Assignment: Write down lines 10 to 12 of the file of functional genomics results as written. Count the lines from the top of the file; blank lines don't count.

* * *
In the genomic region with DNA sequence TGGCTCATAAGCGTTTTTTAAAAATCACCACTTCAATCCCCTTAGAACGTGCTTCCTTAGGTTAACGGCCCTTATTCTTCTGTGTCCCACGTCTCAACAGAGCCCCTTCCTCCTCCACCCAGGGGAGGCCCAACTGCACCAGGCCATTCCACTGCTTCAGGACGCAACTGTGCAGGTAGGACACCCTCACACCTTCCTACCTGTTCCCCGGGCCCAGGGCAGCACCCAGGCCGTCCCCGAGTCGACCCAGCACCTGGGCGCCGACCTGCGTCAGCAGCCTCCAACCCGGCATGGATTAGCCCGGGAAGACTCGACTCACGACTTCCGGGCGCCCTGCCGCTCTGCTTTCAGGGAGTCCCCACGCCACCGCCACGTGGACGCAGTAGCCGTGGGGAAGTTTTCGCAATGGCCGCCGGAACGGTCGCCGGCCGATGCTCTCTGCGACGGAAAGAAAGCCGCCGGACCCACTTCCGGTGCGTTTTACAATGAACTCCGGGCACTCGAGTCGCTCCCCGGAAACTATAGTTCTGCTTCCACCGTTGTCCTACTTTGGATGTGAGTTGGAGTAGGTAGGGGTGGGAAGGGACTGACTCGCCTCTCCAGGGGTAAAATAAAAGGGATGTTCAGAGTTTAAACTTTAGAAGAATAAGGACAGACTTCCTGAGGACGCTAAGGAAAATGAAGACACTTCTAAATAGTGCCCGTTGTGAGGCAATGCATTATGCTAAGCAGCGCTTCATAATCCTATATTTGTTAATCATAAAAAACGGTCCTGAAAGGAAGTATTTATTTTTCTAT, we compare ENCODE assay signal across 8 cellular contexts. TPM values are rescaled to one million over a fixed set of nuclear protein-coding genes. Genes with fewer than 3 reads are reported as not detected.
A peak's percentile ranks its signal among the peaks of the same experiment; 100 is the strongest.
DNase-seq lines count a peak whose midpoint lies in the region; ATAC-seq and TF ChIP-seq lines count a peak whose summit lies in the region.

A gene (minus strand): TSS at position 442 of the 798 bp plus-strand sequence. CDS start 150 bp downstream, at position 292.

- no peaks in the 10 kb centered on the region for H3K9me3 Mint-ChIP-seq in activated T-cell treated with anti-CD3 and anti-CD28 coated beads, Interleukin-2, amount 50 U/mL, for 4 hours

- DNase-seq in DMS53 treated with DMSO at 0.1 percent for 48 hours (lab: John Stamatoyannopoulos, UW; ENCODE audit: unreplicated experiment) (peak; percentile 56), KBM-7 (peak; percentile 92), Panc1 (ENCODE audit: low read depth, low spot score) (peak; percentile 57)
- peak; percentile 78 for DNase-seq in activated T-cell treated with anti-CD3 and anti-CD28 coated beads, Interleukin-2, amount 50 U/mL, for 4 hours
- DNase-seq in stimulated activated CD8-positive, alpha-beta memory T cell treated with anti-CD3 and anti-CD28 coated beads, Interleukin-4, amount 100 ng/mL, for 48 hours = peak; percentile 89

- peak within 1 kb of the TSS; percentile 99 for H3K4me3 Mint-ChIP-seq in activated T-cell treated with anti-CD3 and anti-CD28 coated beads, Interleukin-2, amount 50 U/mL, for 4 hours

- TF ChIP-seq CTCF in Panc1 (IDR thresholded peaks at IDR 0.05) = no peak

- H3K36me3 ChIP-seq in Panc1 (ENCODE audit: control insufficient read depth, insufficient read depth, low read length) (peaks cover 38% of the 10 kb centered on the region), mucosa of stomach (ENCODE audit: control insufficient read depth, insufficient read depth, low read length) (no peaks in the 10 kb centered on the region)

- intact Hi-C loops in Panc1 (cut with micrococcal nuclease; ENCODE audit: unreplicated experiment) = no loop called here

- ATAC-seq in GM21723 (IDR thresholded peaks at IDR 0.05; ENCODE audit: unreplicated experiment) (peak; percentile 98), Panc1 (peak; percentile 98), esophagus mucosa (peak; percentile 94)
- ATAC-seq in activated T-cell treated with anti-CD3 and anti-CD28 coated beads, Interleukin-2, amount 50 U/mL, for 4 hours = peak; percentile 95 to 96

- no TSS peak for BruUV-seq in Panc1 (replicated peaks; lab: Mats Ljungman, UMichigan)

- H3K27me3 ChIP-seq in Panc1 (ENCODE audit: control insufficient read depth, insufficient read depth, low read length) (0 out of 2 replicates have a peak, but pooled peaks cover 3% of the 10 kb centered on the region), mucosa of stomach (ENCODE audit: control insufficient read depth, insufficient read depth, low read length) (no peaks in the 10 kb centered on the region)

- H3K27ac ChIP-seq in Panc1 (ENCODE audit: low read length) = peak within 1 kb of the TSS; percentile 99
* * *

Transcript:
- TF ChIP-seq CTCF in Panc1 (IDR thresholded peaks at IDR 0.05) = no peak

- H3K36me3 ChIP-seq in Panc1 (ENCODE audit: control insufficient read depth, insufficient read depth, low read length) (peaks cover 38% of the 10 kb centered on the region), mucosa of stomach (ENCODE audit: control insufficient read depth, insufficient read depth, low read length) (no peaks in the 10 kb centered on the region)

- intact Hi-C loops in Panc1 (cut with micrococcal nuclease; ENCODE audit: unreplicated experiment) = no loop called here